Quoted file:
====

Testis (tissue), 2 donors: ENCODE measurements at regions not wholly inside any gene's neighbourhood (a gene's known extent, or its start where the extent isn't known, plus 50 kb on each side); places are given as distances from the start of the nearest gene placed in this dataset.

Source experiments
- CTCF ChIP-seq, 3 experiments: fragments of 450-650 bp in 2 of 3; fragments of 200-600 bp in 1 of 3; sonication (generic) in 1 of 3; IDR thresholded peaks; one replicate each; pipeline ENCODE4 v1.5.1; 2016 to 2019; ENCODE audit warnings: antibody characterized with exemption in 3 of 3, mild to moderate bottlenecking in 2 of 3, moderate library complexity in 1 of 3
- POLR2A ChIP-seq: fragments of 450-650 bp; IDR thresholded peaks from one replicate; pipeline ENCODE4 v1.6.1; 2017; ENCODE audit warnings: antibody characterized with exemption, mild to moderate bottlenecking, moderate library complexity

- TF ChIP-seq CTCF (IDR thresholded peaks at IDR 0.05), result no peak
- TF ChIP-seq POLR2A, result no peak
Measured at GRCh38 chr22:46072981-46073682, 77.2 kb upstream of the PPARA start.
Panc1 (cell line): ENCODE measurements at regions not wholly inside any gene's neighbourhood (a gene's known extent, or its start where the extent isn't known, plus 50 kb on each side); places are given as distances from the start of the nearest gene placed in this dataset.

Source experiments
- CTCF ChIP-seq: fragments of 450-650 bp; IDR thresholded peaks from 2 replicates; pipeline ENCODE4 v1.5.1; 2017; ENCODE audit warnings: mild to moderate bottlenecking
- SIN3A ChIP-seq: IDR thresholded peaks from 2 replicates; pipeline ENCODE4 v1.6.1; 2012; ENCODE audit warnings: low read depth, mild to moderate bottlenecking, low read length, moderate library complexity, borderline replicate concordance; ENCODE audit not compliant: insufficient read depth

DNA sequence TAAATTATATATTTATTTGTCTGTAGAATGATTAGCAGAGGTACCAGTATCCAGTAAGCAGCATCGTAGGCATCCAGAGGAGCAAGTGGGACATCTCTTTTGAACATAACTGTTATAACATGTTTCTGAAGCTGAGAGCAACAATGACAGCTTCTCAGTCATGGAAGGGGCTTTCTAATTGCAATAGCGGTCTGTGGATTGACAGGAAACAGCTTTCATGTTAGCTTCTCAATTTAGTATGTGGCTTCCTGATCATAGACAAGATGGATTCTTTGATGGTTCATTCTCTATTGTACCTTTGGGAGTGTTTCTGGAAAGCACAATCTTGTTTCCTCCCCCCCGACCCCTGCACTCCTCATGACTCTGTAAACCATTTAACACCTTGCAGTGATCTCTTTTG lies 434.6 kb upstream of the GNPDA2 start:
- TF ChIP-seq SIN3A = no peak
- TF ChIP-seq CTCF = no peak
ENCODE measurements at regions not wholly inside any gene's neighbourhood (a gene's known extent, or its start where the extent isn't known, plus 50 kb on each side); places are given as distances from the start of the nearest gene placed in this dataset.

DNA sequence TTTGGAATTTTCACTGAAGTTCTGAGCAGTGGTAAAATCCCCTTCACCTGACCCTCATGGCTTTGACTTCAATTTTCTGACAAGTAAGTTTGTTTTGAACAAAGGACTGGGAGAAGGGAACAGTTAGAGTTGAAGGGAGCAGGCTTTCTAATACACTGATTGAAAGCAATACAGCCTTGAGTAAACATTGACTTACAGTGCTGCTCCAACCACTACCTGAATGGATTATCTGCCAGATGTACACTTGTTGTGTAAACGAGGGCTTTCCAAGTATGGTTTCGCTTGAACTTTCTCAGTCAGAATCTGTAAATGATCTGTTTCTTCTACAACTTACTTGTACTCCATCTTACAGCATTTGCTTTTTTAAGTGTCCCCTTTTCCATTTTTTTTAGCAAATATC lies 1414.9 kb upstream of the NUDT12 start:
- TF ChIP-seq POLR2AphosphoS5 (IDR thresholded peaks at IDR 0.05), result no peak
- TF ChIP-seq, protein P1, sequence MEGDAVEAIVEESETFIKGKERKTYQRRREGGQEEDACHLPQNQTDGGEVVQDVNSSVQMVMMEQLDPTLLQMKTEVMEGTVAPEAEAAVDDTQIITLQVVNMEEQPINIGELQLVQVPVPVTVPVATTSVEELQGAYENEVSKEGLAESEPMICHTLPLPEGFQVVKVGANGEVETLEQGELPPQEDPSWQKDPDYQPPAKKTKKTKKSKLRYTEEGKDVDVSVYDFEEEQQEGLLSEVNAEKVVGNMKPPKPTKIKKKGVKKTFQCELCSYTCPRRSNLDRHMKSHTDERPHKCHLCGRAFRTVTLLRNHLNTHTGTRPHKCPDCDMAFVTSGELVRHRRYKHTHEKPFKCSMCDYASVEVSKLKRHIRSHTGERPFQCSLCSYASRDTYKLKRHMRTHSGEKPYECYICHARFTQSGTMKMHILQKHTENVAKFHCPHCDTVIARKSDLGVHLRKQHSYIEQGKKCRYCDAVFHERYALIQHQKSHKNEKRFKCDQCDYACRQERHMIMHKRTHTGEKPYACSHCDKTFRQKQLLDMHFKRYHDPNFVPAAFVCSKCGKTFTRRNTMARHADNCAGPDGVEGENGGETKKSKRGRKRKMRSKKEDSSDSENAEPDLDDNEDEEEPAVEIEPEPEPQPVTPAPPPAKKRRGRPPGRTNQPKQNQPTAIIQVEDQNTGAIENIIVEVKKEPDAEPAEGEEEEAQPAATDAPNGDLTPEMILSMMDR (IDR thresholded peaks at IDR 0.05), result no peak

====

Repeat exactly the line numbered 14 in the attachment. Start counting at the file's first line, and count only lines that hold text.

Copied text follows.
- TF ChIP-seq CTCF = no peak